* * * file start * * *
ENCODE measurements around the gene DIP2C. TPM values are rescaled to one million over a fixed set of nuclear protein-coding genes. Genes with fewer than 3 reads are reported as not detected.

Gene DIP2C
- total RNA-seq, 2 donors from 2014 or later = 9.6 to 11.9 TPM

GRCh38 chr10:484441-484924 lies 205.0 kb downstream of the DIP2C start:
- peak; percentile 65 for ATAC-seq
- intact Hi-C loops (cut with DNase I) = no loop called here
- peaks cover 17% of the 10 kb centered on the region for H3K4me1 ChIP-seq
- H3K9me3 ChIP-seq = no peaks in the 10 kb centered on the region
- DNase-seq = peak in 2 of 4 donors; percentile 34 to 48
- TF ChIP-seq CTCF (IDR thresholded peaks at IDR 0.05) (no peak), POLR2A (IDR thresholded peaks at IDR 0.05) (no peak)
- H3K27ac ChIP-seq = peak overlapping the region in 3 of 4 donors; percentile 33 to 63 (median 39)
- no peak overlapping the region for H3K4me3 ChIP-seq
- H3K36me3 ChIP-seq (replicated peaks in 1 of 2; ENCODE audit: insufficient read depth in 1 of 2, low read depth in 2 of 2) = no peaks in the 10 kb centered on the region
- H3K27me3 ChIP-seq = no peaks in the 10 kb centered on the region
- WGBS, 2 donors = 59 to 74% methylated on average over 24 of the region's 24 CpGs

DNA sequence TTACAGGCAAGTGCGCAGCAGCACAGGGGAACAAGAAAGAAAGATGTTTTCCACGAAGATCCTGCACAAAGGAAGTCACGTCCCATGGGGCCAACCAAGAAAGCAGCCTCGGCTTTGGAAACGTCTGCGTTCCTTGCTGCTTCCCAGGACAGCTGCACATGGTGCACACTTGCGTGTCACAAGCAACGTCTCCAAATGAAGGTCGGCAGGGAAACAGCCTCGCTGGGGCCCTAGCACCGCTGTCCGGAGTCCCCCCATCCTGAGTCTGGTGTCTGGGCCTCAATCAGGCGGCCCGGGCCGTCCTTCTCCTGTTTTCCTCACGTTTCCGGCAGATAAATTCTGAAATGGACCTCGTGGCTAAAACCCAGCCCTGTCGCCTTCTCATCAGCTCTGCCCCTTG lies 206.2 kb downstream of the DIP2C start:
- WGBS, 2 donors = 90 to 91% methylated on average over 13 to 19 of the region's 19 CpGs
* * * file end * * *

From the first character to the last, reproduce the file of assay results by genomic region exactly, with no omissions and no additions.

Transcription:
ENCODE measurements around the gene DIP2C. TPM values are rescaled to one million over a fixed set of nuclear protein-coding genes. Genes with fewer than 3 reads are reported as not detected.

Gene DIP2C
- total RNA-seq, 2 donors from 2014 or later = 9.6 to 11.9 TPM

GRCh38 chr10:484441-484924 lies 205.0 kb downstream of the DIP2C start:
- peak; percentile 65 for ATAC-seq
- intact Hi-C loops (cut with DNase I) = no loop called here
- peaks cover 17% of the 10 kb centered on the region for H3K4me1 ChIP-seq
- H3K9me3 ChIP-seq = no peaks in the 10 kb centered on the region
- DNase-seq = peak in 2 of 4 donors; percentile 34 to 48
- TF ChIP-seq CTCF (IDR thresholded peaks at IDR 0.05) (no peak), POLR2A (IDR thresholded peaks at IDR 0.05) (no peak)
- H3K27ac ChIP-seq = peak overlapping the region in 3 of 4 donors; percentile 33 to 63 (median 39)
- no peak overlapping the region for H3K4me3 ChIP-seq
- H3K36me3 ChIP-seq (replicated peaks in 1 of 2; ENCODE audit: insufficient read depth in 1 of 2, low read depth in 2 of 2) = no peaks in the 10 kb centered on the region
- H3K27me3 ChIP-seq = no peaks in the 10 kb centered on the region
- WGBS, 2 donors = 59 to 74% methylated on average over 24 of the region's 24 CpGs

DNA sequence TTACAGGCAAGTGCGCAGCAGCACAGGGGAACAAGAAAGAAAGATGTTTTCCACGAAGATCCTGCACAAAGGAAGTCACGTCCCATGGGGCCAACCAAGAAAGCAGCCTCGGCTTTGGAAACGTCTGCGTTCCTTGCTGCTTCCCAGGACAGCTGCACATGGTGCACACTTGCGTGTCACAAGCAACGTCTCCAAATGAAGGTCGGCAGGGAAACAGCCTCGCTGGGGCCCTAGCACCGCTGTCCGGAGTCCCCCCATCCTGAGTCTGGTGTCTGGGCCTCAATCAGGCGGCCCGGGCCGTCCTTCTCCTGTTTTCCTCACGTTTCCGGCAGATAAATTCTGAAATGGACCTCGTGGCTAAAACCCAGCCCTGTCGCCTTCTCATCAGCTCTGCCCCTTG lies 206.2 kb downstream of the DIP2C start:
- WGBS, 2 donors = 90 to 91% methylated on average over 13 to 19 of the region's 19 CpGs